As the age advances, your parents will begin to need more and more help. But how do you know when to step in? Here are few signs that your parents may need help right now, and as social gerontology practitioners, we vouch for immediate remedial action.
After being independent and self-sufficient for so long, it may be difficult for parents to admit their present disability and they naturally refuse to take help. Before the situation worsens, you may initiate a conversation with your parents why you are worried and that you are willing and obligated to help, and then to form solutions together. Following is the list of signs.
Have your parents begun forgetting appointments or bills that need to be paid? Have they been getting lost more regularly? Maybe they’ve begun repeating themselves or putting common objects in illogical places. Perhaps they forget the dosage for their medicine, or don’t take it altogether.
Noticing that an ageing parent is becoming increasingly forgetful and absentminded can be frightening. Mild changes in memory and other thinking skills are common as we age. For example, brief lapses in memory or attention — such as misplacing car keys or forgetting someone’s name — are usually not cause for concern. On the other hand, getting lost in familiar places, regularly burning food due to forgetting to turn off the stove or being unable to recall recent conversations could be signs of a more significant problem. For some, these difficulties may indicate a condition such as Alzheimer’s disease or another age-related form of dementia. A professional can access any cognitive impairment and recommend a course of treatment.
Mobility is closely tied to our sense of independence, but also our social connectedness, activity and security. A person’s wellbeing can be considerably compromised by a mobility restriction. Mobility issues become more of a concern with age, and in many cases, the older adult must face a period of adjusting from complete independence to sudden reliance on another for even minor tasks, such as brushing their teeth or basic grooming. A mobility impairment can range from limitations of stamina to total paralysis. Often, a lack of functional mobility can contribute to additional health issues. For example, limited functional mobility in an older person could prevent them from maintaining continence. An older person living with reduced mobility may find it difficult to carry out simple tasks and participate in activities without assistance.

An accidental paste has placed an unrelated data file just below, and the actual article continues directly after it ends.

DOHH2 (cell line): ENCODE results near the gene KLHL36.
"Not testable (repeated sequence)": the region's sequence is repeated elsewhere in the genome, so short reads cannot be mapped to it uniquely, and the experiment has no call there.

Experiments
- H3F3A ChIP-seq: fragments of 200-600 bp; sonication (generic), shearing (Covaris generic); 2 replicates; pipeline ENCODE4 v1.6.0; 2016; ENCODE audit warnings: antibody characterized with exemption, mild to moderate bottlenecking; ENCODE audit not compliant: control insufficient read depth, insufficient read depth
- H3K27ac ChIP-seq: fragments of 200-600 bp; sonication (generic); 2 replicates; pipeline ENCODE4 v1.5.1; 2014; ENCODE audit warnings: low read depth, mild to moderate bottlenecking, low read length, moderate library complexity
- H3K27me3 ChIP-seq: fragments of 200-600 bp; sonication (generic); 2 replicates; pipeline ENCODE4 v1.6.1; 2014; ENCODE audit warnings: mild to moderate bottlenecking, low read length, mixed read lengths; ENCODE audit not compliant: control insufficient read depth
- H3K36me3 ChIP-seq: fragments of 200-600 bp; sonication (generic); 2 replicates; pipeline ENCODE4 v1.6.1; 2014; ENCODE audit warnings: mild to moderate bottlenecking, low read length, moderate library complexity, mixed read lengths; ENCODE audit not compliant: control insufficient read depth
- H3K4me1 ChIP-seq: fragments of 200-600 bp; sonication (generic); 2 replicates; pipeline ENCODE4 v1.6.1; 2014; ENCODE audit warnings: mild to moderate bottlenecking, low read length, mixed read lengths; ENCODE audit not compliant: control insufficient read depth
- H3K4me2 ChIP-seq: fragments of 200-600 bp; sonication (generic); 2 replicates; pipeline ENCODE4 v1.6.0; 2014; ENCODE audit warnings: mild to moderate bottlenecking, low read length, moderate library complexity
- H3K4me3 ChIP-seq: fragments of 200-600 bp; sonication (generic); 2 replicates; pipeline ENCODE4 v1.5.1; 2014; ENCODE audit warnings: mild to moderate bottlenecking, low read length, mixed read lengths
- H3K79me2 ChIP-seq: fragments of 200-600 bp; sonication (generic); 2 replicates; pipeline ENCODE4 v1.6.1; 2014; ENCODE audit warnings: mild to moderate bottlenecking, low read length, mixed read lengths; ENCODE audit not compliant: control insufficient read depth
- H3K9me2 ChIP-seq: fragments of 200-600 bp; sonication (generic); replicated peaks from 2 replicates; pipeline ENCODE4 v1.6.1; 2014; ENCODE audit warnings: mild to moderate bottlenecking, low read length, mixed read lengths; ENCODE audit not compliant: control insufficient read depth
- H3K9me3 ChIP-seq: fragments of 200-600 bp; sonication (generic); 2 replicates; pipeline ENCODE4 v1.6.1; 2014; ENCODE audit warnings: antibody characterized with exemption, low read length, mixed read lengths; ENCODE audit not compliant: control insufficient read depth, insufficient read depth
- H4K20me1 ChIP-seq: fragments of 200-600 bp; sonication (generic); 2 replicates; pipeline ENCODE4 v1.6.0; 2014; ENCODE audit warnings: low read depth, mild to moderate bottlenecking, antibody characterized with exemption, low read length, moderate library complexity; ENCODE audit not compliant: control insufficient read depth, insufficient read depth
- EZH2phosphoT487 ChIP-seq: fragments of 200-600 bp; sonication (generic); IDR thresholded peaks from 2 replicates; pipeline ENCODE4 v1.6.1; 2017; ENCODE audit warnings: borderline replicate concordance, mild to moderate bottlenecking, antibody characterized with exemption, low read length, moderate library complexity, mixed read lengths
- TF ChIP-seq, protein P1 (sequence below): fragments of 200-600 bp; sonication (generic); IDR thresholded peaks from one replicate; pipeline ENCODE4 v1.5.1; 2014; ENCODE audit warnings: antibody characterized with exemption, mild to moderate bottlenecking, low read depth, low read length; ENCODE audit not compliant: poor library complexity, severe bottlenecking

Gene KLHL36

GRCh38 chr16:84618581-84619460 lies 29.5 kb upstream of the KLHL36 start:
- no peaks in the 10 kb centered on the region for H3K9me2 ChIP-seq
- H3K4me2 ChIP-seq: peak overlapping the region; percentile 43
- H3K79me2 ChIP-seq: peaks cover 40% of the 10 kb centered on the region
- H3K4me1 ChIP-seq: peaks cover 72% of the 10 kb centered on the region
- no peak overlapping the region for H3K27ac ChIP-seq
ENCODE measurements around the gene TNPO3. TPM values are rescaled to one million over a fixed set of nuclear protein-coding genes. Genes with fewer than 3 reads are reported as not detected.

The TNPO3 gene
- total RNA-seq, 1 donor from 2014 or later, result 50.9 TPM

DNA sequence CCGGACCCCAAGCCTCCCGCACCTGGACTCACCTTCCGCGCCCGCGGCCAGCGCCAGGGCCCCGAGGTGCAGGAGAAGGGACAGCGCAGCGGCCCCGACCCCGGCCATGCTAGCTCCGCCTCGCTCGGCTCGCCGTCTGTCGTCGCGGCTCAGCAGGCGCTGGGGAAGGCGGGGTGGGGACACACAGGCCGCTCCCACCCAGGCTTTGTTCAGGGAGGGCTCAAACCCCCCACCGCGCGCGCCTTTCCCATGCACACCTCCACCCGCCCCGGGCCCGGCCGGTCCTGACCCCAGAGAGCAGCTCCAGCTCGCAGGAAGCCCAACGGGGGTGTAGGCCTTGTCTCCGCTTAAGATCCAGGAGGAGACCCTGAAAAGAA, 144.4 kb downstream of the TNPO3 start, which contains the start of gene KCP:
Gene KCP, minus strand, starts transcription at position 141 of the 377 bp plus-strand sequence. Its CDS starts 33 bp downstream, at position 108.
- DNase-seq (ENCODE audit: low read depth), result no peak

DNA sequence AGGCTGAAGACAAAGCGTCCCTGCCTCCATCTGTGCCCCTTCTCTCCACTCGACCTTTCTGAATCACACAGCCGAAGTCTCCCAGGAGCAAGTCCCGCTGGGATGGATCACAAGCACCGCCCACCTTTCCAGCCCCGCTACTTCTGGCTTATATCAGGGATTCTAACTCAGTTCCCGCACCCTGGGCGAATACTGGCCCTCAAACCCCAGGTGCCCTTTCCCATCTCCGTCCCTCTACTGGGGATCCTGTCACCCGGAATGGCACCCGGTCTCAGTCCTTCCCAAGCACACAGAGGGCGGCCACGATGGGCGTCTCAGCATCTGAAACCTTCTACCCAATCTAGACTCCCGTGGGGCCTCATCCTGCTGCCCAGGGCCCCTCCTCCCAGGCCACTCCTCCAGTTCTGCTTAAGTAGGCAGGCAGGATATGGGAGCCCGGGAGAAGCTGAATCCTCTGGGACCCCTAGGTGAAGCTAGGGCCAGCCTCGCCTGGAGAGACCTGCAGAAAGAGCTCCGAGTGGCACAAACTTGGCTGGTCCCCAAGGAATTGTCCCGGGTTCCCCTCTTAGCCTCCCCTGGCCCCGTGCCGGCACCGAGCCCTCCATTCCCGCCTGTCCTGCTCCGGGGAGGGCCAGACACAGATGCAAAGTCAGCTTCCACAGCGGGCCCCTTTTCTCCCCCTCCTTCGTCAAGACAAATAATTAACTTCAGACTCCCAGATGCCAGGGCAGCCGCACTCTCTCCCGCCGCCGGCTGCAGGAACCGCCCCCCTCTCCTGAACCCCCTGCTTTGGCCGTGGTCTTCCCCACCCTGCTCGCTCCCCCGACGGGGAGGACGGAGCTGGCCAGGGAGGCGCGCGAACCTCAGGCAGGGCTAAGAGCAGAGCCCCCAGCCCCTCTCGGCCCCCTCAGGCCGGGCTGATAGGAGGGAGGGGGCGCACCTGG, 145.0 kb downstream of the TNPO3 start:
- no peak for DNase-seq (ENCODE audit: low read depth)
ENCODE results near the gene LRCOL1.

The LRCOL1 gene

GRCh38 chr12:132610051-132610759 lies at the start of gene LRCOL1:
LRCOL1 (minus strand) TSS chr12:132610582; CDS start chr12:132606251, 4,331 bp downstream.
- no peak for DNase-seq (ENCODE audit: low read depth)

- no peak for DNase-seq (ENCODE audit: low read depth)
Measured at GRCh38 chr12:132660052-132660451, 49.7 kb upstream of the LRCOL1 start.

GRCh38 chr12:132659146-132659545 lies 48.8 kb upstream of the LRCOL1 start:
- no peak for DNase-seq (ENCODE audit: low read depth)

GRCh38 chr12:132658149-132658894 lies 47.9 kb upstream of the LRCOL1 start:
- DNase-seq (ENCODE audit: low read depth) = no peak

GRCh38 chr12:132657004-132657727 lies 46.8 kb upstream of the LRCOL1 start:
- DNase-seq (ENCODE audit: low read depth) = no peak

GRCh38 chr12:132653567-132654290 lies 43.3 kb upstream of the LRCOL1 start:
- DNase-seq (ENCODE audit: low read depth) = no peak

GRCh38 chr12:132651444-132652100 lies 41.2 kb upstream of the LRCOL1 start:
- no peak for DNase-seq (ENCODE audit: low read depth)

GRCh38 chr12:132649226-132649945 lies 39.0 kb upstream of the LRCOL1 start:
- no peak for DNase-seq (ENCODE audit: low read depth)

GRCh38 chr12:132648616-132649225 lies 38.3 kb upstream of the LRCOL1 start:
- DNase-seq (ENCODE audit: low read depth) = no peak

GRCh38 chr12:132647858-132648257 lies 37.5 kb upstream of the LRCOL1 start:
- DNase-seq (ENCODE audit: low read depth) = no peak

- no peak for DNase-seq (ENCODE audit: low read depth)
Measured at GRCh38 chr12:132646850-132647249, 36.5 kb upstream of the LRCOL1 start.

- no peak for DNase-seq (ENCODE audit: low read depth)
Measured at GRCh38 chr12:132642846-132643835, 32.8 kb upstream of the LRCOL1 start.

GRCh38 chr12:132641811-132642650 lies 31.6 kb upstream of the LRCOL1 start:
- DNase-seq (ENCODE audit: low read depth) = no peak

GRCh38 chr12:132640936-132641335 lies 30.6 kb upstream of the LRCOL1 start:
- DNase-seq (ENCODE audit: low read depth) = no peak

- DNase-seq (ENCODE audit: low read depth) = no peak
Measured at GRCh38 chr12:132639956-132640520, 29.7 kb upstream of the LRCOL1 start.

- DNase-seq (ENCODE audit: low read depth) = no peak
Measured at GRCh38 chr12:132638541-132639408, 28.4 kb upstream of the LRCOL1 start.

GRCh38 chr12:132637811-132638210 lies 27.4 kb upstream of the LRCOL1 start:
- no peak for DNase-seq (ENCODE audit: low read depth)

Mobility restrictions can range from limitations of stamina to paralysis and has the potential to severely decrease the wellbeing of an individual through isolation, fear of falling, increased bed-rest and dependency on others for simple tasks. Limited mobility can be navigated through accessible home environments, support and exercise programs.
It’s normal for older adults to eat less than they did when they were in their 20s and 30s. After all, this is in counterbalance to the decrease in physical activity and resting metabolic rate that is part of aging. However, there’s a point at which a reduction in appetite becomes worrisome and when resulting weight loss can become life threatening.
Are your parents losing weight, becoming dehydrated, not cooking, forgetting to eat or eating unhealthy foods? They might be having trouble cooking, reading a recipe, holding utensils or operating a stove, or they may have difficulty with the senses of taste and smell. Whenever we go for a nutritional assessment first thing we do is checking the refrigerator for out of date food. Make sure your parents are drinking and not becoming dehydrated, especially during the heat of the summer. A nutritional assessment at least once in six months is essential.
4. Lack of involvement